Antonio Vivaldi (March 4, 1678-July 28, 1741) composed over five hundred concertos, yet Stravinsky joked that Vivaldi actually wrote the same concerto five hundred times. Many of the Venetian composer/violinist’s concertos display similar traits, making them instantly recognizable as the work of the same artist. Yet how each performer (and listener) approaches Vivaldi’s concertos makes all the difference. “Sundays with Vivaldi” will take Il Prete Rosso’s concertos one at a time, and see whether each of these things is in fact like the others.
Opus 4, La Stravaganza: Violin Concerto #1 in B flat Major
Solo Instrument: Violin
Vivaldi cut right to the chase when he titled his Opus 4 “La Stravaganza.” Literally “eccentricity” or “extravagance,” the technical demands, harmonic audacity and sheer rhythmic cojones of this collection of concertos for solo violin and orchestra stood the contemporary musical establishment on its head. Think of Sgt. Pepper’s Lonely Hearts Club Band, but for violinists and composers of the eighteenth century.
Vivaldi also cut right to the chase when introducing his artistic credo on this set. The first of these twelve works opens with a deceptively simple ritornello, built off of infectiously catchy repeated notes:
As a composer, Vivaldi is known for consolidating and popularizing the three movement, fast-slow-fast, single soloist concerto form. Yet as a crowd-pleasing performer, he internalized the age-old concept of “Give ‘em plenty o’rhythm, baby!”
The soloist sprints into the picture with an incisively oscillating figure, which Vivaldi spins into an ascending sequence. This combination of repetition and rise amps up the energy further through playful exchanges between violin and orchestra, with the opening theme rematerializing like the chorus of a good pop song.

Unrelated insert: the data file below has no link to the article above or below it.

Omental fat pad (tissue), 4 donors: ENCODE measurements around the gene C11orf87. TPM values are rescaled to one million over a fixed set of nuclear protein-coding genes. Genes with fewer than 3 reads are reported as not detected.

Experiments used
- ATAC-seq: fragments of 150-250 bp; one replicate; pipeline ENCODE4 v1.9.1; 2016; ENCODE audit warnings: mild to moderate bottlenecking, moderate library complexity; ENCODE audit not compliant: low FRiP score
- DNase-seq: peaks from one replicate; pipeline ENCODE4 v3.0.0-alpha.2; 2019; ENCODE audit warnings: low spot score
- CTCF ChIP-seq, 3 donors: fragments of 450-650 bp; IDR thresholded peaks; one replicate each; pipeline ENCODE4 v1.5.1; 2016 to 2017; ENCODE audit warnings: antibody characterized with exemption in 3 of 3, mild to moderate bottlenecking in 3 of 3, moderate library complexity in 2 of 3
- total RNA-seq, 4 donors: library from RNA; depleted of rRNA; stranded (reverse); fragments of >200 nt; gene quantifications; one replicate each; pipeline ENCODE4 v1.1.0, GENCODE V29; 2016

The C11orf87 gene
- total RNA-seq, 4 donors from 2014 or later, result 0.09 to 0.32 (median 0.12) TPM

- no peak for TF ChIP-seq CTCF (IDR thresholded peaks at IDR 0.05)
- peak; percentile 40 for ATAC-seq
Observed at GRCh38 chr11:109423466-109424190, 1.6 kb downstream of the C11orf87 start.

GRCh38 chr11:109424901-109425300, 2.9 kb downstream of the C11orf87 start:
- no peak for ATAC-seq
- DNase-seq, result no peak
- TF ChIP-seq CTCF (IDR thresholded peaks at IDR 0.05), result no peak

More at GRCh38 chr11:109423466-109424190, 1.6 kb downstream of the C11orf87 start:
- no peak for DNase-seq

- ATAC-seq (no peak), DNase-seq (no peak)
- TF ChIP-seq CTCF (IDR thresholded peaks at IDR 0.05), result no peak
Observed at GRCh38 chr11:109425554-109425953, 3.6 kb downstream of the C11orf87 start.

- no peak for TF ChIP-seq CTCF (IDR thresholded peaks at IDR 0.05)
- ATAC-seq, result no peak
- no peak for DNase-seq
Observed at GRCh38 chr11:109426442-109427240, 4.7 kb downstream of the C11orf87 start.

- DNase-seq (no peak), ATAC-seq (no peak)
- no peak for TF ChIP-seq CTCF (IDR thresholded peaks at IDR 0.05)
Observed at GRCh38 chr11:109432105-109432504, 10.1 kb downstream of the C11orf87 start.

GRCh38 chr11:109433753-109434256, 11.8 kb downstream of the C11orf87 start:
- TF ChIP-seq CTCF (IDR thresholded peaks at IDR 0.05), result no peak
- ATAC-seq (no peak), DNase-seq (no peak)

The second movement takes things down a notch with a warm, flowing rhapsody that dips dramatically into the minor key:
Venice was an opera hotbed (though by Vivaldi’s time it was fast becoming supplanted by Naples), and Vivaldi’s slow movements cast the vocalisms that the public craved in Vivaldi’s tense, yearning musical language. Like many of Vivaldi’s slow arie without words, this movement also leaves room for interpretation and improvisation by the soloist; this was music for a live performer, not a textbook or an archive.
Vivaldi’s rowdy concerto draws to a close with a bit of flame throwing from the soloist, yet the third movement mostly concentrates on a stomping orchestral melody marked by sudden octave ascents in the violins:
It also whets the listener’s appetite for more of the innovations and nuances that Opus 4 has to offer, such as the seductive textures of the second concerto, the earnest country gigue of the fifth concerto or the chromatic meandering of the eighth concerto, which can barely accommodate the tripartite form Vivaldi himself clung to. As far as introductions go, the first concerto of Opus 4 is a succinct statement of things to come, as well as thing that will never be the same.